The year 1973 was an interesting one indeed.
Forty years ago, the Conservative movement’s commission on law and standards adopted a new regulation admitting women into the traditional minyan.
Only two days after Richard Nixon was inaugurated for his second term as president, former president Lyndon Johnson died in his bed at his Texas ranch at age 64.
The Jewish world also mourned the passing four days later of noted actor Edward G. Robinson. Born Emanuel Goldenberg in Romania, Robinson often aided Jewish and Israeli causes.
On the last day of April, the Watergate scandal forced the resignation of Nixon aides John Ehrlichman and H.R. Haldeman. A few weeks later we started following the televised Watergate hearings. Popular evening viewing included “Columbo,” “The Bob Newhart Show,” “All in the Family,” “The Mary Tyler Moore Show,” “MASH,” “The Odd Couple,” “Sanford & Son” and “The Waltons.”
Two weeks after Henry Kissinger was installed as secretary of state, the Yom Kippur War broke out as Egyptian and Syrian forces launched a surprise attack on Israel. Some 2,688 Israeli soldiers were killed in the nearly three weeks of military battles that followed.
On Armistice Day in America, a U.S.-brokered cease-fire was signed between Egypt and Israel. Nineteen days later, David Ben-Gurion died at 87 and in the waning days of December, Theo Epstein, who would grow up to be the general manager of the first Boston Red Sox team to win a World Series in 86 years, was born.
Jewish ballplayers were on the move that year. Traded by the Oakland A’s to the Texas Rangers the previous winter, Mike Epstein started the ’73 season as the Rangers’ first baseman. Yale graduate Steve Greenberg, a first baseman as his father Hank was, went to spring training with Texas but was sent back to the minor leagues without ever playing in a regular season game.
Epstein played in only 27 games before being traded to the California Angels. Epstein finished the season with a combined .209 average and nine home runs in 307 at-bats. Richie Scheinblum started the season with the Cincinnati Reds before being swapped to the Angels, giving them two Jews in the lineup at times. Scheinblum’s totals for 1973 were four homers and a .307 average in 283 at-bats.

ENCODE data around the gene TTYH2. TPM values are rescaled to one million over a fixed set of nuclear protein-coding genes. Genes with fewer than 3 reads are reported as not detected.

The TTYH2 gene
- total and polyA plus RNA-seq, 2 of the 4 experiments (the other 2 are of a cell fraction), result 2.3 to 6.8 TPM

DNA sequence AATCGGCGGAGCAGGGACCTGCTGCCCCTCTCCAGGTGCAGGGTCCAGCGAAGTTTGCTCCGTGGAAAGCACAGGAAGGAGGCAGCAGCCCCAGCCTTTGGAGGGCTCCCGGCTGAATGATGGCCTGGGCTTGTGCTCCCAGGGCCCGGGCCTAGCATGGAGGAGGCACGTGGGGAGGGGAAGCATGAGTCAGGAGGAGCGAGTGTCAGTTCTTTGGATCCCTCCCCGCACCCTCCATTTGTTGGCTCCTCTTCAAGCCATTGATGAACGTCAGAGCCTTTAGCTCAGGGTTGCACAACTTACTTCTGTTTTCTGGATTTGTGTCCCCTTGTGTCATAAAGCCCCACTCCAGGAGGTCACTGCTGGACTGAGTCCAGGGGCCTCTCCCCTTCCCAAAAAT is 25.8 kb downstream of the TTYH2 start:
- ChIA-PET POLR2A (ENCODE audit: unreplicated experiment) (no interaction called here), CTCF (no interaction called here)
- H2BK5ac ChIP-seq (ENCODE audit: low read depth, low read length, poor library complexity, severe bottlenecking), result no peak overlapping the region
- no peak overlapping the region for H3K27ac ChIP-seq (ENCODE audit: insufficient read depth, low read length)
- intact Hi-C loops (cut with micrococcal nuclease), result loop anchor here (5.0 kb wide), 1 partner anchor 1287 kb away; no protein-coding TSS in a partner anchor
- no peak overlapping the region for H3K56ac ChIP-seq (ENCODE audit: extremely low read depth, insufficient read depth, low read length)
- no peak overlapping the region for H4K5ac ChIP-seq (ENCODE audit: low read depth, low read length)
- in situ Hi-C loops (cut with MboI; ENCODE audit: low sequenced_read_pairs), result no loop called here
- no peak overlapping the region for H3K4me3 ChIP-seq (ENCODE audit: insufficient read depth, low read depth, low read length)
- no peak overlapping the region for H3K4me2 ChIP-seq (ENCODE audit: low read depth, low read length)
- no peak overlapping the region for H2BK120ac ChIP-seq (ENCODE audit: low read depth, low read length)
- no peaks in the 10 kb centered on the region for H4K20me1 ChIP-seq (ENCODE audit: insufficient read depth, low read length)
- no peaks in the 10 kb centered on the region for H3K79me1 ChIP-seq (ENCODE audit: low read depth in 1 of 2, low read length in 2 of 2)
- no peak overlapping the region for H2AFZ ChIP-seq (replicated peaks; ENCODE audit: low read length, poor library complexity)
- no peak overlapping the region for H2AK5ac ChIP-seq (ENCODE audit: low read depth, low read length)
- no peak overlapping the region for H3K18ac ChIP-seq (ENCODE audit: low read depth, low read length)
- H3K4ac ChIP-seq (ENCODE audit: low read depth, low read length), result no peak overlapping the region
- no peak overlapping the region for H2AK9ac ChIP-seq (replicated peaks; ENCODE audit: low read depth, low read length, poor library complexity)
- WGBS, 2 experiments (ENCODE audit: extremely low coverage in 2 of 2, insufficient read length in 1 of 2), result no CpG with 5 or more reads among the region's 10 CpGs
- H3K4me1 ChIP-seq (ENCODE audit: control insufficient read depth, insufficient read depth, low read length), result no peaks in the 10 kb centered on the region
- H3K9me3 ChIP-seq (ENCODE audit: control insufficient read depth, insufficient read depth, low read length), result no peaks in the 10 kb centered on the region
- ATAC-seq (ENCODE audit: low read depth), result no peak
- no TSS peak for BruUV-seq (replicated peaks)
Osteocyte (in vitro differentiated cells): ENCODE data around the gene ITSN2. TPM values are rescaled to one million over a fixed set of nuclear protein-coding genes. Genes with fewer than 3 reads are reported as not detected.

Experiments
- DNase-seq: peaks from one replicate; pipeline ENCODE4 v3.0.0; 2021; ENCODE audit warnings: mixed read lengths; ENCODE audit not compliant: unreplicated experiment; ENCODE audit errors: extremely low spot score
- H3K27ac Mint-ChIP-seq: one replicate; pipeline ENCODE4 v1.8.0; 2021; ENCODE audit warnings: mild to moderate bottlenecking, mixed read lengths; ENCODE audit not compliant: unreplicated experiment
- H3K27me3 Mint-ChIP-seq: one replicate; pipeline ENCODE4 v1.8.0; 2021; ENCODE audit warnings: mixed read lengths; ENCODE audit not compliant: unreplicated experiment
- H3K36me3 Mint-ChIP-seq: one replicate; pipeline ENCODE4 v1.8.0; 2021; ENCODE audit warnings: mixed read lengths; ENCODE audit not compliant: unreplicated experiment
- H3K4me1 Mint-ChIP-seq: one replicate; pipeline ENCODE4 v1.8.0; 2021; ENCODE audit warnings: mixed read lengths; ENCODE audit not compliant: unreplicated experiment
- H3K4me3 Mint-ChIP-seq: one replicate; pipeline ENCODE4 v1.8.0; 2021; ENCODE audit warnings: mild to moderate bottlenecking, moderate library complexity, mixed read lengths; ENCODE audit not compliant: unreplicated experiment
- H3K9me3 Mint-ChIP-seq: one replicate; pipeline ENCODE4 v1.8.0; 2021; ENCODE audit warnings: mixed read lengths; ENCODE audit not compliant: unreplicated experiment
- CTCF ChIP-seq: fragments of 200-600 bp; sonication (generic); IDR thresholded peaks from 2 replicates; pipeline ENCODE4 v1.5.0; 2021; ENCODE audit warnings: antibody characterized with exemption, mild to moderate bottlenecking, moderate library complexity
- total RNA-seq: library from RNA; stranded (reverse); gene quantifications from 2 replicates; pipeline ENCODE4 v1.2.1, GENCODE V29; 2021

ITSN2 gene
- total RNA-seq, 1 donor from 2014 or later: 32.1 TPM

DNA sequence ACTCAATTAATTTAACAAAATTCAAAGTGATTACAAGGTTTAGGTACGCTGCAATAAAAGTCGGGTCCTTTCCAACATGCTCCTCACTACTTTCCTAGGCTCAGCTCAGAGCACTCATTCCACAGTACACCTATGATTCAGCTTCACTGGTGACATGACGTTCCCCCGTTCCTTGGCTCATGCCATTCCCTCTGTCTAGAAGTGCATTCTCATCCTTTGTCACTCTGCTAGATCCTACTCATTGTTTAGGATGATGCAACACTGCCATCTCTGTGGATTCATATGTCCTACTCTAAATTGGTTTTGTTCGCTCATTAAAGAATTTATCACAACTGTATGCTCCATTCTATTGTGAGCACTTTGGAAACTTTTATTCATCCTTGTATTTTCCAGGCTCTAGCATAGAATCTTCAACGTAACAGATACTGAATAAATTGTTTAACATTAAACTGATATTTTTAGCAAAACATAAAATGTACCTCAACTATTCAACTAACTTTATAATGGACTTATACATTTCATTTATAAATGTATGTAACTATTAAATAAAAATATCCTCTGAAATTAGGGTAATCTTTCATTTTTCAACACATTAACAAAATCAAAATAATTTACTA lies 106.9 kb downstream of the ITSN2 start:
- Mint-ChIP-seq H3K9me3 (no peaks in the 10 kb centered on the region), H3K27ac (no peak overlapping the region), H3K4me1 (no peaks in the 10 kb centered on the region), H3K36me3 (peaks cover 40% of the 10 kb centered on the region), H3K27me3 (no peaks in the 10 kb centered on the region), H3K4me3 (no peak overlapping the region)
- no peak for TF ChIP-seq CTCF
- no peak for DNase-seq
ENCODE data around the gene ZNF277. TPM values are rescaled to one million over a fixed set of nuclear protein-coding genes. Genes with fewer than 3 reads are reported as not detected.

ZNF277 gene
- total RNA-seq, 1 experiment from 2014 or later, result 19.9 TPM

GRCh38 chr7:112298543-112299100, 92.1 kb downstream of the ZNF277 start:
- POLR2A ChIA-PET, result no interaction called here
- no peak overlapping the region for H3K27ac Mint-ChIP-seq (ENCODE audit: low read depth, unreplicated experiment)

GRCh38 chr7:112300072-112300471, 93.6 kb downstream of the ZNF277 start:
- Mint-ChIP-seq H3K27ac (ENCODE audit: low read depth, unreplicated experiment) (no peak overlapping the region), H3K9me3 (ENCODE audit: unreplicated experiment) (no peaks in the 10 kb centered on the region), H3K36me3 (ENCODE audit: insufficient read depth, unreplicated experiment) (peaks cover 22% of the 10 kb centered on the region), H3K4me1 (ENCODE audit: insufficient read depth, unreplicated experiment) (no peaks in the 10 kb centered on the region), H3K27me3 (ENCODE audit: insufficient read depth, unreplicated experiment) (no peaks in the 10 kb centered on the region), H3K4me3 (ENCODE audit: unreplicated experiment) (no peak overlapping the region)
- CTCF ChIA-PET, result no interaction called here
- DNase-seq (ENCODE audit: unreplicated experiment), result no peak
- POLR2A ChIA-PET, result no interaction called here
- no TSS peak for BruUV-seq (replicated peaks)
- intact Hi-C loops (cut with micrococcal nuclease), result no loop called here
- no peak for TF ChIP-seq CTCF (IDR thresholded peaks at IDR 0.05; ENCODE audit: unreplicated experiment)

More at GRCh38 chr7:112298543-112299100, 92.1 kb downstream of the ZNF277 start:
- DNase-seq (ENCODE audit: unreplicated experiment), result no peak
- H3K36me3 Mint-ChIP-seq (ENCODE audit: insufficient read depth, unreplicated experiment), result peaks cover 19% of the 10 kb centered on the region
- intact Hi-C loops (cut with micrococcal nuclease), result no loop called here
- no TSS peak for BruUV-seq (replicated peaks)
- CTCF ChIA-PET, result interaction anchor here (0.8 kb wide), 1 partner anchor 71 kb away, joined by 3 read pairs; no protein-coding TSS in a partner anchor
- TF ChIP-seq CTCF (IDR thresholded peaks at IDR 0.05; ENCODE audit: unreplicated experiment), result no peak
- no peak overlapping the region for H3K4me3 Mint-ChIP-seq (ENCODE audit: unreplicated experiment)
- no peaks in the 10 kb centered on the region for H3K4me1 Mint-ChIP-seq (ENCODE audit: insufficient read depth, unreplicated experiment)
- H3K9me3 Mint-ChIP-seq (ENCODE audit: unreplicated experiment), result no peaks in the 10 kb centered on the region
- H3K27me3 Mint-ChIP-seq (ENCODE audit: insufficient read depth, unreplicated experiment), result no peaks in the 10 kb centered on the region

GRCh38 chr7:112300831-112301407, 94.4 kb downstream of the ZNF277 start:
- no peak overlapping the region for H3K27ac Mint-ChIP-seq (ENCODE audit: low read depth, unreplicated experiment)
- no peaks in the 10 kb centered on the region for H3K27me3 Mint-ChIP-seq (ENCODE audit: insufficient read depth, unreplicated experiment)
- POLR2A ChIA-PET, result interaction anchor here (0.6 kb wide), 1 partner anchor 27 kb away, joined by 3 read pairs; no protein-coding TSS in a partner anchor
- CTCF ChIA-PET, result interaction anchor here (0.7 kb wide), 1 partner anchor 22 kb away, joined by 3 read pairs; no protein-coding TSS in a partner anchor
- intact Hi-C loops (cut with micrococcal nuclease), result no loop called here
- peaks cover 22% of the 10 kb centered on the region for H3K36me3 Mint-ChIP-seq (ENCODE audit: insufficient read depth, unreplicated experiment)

Injuries limited Norm Miller to only 11 at-bats and he managed a .273 average with Houston and Atlanta. Ken Holtzman became the first Jewish 20-game winner (21) since Sandy Koufax (27) in 1966. Holtzman led the Oakland pitching staff in victories and ERA (2.97) and was the only pitcher to win two games in the World Series over the New York Mets. Future Cy Young award winner Steve Stone, who was traded by San Francisco to the Chicago White Sox, had his third consecutive losing season (6-11, 4.24 ERA).
But 1973 was the year Ron Blomberg became the answer to the following trivia question: Who was baseball’s first designated hitter?
The DH rule, which went into effect only in the American League, was instituted to create more excitement by having a position player bat instead of a weak-hitting pitcher.
It was a drab, dismal, cold afternoon on April 6, 1973, in Boston’s Fenway Park. Blomberg was batting sixth in the Yankees’ lineup and Red Sox designated hitter Orlando Cepeda was slotted in the firth spot for the home team.
Luis Tiant, Boston’s starting pitcher, was wild and gave up a double and two walks to load the bases, allowing Blomberg to bat in the top of the first inning. Blomberg walked, trotting up to first base and down in history.
The Red Sox went on top the Yankees 15-5 and Blomberg’s bat went to baseball’s Hall of Fame in Cooperstown, New York. Injuries limited Blomberg to 301 at-bats in 1973 and he posted a .329 batting average with 12 home runs, serving as designated hitter in 55 games and seeing action in 41 games at first base.
The year was memorable for Blomberg and this columnist, too. It was my first year on the baseball beat (except for Shabbos and Yom Tov) and I brought the big, friendly Southern-born Blomberg bagels whenever the Yanks played in Detroit.
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